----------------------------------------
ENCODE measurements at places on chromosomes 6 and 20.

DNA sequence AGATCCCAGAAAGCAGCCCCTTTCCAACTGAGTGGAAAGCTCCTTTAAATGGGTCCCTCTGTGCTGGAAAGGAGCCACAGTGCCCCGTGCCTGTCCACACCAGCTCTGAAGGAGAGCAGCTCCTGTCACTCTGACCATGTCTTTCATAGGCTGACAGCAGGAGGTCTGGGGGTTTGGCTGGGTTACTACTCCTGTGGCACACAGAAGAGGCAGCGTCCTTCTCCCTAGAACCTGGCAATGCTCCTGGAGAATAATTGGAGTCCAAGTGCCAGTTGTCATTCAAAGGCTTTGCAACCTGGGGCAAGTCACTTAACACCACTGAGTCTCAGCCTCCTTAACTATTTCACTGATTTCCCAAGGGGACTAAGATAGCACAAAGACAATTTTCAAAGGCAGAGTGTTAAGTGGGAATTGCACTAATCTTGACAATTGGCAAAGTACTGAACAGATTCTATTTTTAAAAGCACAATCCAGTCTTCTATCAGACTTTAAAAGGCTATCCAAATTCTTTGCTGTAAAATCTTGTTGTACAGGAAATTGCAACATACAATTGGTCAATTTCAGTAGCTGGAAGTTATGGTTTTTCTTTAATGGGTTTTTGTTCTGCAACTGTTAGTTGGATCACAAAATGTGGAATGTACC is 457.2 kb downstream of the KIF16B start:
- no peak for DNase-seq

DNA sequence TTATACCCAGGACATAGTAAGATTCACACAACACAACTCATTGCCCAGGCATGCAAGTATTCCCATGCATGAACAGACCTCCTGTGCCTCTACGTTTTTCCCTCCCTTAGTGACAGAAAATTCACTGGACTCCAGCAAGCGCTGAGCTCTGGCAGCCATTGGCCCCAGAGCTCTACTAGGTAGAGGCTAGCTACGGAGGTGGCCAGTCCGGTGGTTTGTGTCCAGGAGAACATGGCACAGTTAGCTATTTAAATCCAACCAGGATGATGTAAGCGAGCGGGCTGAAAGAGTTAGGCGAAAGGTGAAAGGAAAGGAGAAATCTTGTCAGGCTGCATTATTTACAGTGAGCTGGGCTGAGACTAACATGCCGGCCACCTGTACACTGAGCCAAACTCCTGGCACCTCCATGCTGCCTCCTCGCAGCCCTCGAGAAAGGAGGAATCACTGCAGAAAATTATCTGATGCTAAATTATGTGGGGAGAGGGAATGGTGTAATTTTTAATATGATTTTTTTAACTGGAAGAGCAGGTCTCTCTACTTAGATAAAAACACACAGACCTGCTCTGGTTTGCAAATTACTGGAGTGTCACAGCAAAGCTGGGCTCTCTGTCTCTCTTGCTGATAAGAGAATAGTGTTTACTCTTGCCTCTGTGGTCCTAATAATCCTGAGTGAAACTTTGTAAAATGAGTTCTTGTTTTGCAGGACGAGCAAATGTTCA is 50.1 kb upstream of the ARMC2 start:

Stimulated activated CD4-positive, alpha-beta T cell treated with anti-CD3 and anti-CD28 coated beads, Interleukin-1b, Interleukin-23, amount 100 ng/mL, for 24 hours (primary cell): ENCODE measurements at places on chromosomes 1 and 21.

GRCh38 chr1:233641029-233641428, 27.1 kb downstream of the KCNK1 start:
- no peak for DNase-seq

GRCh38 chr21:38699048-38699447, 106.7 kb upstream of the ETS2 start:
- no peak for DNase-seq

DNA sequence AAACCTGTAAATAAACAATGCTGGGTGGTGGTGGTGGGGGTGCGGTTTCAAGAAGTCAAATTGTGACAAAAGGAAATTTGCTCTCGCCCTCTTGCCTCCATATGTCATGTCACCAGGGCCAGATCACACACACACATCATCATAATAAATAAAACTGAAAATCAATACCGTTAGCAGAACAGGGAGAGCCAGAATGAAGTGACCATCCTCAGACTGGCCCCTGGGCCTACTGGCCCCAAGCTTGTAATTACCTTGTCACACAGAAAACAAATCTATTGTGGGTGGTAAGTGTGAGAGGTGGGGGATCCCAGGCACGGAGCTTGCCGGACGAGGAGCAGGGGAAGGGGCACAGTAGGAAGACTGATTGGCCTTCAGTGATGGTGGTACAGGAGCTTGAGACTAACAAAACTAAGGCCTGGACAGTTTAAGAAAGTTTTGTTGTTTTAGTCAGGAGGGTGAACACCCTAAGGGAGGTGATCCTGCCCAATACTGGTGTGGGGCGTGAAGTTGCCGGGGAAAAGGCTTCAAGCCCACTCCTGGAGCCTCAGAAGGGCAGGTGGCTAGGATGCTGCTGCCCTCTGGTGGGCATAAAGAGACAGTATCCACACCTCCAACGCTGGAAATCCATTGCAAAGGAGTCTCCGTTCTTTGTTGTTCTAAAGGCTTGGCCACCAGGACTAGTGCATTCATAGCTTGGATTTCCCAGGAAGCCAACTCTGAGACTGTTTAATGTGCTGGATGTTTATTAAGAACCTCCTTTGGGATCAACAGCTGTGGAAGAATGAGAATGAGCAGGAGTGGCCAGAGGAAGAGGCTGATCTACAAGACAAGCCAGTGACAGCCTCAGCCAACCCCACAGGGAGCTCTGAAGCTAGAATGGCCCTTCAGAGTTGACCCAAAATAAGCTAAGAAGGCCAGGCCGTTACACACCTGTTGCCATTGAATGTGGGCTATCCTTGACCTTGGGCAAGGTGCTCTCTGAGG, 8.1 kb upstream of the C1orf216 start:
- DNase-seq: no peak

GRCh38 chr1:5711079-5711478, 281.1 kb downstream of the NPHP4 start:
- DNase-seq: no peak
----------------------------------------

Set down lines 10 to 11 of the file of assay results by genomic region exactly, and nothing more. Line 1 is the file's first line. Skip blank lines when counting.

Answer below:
DNA sequence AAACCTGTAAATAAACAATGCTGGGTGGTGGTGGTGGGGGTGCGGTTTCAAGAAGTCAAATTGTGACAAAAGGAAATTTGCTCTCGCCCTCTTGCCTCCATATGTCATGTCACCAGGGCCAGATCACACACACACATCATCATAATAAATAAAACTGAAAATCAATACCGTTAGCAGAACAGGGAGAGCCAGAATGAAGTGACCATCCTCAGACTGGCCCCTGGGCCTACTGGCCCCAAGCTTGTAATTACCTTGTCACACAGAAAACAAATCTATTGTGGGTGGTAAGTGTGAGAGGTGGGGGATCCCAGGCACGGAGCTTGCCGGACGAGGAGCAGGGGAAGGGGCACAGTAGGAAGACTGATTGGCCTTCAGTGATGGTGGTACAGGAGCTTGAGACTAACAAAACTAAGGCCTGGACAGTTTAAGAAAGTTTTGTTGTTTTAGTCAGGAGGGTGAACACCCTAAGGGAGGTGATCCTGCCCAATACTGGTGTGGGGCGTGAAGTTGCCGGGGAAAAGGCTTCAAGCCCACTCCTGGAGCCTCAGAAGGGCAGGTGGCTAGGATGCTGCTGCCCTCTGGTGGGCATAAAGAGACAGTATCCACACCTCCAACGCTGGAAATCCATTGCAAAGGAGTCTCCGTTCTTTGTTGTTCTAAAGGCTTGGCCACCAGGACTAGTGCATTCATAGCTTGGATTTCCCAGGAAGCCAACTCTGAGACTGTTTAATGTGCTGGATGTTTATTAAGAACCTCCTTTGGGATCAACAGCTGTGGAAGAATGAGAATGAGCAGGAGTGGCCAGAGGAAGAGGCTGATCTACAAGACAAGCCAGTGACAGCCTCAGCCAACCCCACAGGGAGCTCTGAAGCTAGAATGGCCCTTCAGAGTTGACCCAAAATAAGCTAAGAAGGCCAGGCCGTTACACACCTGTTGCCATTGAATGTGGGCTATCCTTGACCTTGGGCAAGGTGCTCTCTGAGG, 8.1 kb upstream of the C1orf216 start:
- DNase-seq: no peak